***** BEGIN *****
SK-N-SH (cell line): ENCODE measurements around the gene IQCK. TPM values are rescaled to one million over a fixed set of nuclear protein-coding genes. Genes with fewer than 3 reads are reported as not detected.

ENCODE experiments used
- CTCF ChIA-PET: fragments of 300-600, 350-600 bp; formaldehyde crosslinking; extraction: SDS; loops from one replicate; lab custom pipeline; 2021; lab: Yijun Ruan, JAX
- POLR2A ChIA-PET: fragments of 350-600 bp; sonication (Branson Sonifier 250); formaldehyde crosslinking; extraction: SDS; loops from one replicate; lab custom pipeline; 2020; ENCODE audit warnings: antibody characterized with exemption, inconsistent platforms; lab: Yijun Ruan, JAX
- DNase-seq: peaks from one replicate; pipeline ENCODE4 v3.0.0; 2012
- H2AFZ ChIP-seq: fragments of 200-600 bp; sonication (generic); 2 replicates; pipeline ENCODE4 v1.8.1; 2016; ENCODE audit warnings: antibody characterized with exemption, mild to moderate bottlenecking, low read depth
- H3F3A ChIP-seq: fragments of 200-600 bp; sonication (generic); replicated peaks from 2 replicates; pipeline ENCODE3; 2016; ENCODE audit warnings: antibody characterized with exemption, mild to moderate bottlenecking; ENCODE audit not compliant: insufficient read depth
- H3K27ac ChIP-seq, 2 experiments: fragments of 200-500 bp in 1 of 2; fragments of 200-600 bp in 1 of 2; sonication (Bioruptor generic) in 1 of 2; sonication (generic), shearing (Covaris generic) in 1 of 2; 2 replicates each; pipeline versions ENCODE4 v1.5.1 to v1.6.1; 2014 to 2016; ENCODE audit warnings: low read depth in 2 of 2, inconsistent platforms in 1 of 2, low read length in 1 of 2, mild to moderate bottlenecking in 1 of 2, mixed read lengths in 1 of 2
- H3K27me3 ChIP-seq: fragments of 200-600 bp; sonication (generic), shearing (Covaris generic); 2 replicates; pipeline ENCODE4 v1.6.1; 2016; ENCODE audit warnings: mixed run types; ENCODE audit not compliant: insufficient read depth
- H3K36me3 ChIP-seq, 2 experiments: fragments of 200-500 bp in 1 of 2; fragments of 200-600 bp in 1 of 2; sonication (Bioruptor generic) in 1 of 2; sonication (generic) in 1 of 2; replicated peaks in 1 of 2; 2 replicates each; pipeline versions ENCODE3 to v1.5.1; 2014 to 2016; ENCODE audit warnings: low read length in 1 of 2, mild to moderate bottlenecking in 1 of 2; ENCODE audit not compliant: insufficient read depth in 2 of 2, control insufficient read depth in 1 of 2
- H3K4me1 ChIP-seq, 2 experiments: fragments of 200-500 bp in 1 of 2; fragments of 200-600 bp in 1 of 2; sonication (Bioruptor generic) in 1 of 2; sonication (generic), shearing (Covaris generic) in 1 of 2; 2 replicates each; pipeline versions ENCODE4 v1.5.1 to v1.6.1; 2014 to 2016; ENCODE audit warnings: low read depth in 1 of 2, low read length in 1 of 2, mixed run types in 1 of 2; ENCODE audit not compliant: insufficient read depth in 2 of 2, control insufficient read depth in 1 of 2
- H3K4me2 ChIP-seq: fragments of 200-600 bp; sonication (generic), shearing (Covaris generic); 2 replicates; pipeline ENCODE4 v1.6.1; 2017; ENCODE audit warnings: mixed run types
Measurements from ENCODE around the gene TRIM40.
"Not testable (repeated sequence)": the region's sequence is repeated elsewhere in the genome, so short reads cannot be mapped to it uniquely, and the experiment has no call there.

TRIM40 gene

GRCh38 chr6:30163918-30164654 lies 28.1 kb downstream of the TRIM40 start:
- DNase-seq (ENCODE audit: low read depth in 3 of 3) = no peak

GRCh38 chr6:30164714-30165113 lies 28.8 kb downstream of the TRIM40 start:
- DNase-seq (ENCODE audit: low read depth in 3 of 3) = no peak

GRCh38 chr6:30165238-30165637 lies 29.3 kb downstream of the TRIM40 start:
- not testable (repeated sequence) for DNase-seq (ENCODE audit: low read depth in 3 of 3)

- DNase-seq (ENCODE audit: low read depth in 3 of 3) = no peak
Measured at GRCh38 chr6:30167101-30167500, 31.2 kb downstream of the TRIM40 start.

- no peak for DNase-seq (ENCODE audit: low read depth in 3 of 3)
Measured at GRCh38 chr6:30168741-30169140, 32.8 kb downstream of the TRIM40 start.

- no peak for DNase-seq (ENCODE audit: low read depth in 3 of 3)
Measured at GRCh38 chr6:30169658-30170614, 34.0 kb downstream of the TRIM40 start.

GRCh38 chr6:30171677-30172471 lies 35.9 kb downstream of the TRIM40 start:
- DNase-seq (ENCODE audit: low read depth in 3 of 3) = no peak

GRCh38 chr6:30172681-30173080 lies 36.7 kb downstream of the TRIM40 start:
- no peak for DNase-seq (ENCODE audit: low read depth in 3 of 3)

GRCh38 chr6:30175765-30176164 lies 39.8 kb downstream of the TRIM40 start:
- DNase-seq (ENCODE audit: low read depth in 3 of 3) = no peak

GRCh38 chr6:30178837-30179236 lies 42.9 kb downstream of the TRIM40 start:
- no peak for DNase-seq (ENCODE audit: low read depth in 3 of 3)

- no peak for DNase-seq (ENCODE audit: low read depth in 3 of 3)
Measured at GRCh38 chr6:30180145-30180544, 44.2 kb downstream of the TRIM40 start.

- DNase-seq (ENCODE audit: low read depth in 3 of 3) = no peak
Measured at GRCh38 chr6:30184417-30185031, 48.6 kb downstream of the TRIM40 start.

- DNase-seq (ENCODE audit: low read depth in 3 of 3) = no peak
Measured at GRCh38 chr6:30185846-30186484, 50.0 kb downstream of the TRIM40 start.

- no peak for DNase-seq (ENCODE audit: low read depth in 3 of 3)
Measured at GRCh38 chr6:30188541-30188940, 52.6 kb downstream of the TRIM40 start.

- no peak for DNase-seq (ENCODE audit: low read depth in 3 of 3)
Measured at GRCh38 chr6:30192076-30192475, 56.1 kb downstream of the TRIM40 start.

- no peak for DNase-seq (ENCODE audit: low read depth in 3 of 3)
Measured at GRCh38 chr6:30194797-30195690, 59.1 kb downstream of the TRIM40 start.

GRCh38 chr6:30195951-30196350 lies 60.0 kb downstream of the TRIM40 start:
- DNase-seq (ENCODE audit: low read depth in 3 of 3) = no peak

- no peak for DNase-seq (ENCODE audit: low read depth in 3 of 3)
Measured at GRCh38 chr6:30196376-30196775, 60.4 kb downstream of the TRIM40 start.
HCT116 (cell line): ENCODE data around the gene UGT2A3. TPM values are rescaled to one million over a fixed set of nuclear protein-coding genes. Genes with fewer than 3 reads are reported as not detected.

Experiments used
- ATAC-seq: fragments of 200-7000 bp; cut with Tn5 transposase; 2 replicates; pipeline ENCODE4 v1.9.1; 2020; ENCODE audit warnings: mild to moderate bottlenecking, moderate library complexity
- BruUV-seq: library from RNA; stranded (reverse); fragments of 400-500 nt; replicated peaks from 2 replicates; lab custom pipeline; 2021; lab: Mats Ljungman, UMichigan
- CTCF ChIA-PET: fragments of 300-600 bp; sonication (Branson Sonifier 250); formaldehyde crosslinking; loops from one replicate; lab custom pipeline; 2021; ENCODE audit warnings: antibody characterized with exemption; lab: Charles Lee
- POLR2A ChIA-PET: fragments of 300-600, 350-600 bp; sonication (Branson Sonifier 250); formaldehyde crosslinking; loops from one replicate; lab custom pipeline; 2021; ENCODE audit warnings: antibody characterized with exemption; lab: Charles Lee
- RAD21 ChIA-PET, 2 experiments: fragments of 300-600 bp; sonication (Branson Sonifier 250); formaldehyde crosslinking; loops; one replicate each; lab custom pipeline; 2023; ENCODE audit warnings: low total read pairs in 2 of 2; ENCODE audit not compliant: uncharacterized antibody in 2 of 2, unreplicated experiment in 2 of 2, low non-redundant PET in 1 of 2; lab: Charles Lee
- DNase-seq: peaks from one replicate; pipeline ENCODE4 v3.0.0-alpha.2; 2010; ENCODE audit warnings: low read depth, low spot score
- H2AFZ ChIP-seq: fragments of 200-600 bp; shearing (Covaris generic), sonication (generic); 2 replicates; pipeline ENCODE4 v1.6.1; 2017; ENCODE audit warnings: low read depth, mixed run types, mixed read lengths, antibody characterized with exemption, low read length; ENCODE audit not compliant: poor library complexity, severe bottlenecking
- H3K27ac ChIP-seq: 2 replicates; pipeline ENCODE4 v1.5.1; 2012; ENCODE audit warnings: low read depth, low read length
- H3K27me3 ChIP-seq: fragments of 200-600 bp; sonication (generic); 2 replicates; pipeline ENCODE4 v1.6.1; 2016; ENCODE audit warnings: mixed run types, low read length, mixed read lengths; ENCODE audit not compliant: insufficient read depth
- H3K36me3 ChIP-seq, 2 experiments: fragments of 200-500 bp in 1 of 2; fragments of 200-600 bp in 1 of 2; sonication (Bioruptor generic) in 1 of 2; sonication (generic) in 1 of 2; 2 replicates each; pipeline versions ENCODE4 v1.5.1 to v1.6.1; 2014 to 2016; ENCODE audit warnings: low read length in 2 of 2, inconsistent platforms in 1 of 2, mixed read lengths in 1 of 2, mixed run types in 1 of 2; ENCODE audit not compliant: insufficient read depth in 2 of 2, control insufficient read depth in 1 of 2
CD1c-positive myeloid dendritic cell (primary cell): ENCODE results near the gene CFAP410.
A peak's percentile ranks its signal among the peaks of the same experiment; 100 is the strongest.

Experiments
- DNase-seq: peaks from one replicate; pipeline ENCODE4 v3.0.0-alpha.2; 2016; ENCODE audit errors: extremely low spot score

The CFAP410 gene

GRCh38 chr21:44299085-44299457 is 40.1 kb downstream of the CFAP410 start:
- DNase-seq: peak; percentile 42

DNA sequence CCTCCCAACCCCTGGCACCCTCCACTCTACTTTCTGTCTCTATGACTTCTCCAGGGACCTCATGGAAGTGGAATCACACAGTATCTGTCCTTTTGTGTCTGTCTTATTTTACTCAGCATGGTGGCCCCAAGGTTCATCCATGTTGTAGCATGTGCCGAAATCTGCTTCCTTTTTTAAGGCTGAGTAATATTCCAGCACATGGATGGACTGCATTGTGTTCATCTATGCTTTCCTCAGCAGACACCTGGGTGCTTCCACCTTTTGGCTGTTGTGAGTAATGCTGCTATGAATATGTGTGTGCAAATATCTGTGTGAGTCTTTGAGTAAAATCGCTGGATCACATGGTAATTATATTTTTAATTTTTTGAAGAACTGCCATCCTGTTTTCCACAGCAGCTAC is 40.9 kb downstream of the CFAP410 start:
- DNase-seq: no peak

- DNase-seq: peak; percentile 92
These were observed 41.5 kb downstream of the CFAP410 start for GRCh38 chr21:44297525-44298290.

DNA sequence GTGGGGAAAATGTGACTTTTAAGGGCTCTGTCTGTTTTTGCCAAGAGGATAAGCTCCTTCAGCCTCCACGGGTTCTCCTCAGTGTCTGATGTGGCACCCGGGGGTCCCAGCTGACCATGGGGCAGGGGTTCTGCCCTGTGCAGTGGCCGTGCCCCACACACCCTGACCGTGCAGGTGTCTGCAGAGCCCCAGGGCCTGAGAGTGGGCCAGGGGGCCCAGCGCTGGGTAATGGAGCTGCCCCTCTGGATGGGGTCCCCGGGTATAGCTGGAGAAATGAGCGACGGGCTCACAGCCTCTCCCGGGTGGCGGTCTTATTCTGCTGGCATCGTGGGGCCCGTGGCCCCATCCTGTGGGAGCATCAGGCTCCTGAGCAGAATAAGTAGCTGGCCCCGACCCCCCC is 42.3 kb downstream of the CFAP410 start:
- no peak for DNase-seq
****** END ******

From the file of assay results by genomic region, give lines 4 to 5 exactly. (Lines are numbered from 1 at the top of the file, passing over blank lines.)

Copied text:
- POLR2A ChIA-PET: fragments of 350-600 bp; sonication (Branson Sonifier 250); formaldehyde crosslinking; extraction: SDS; loops from one replicate; lab custom pipeline; 2020; ENCODE audit warnings: antibody characterized with exemption, inconsistent platforms; lab: Yijun Ruan, JAX
- DNase-seq: peaks from one replicate; pipeline ENCODE4 v3.0.0; 2012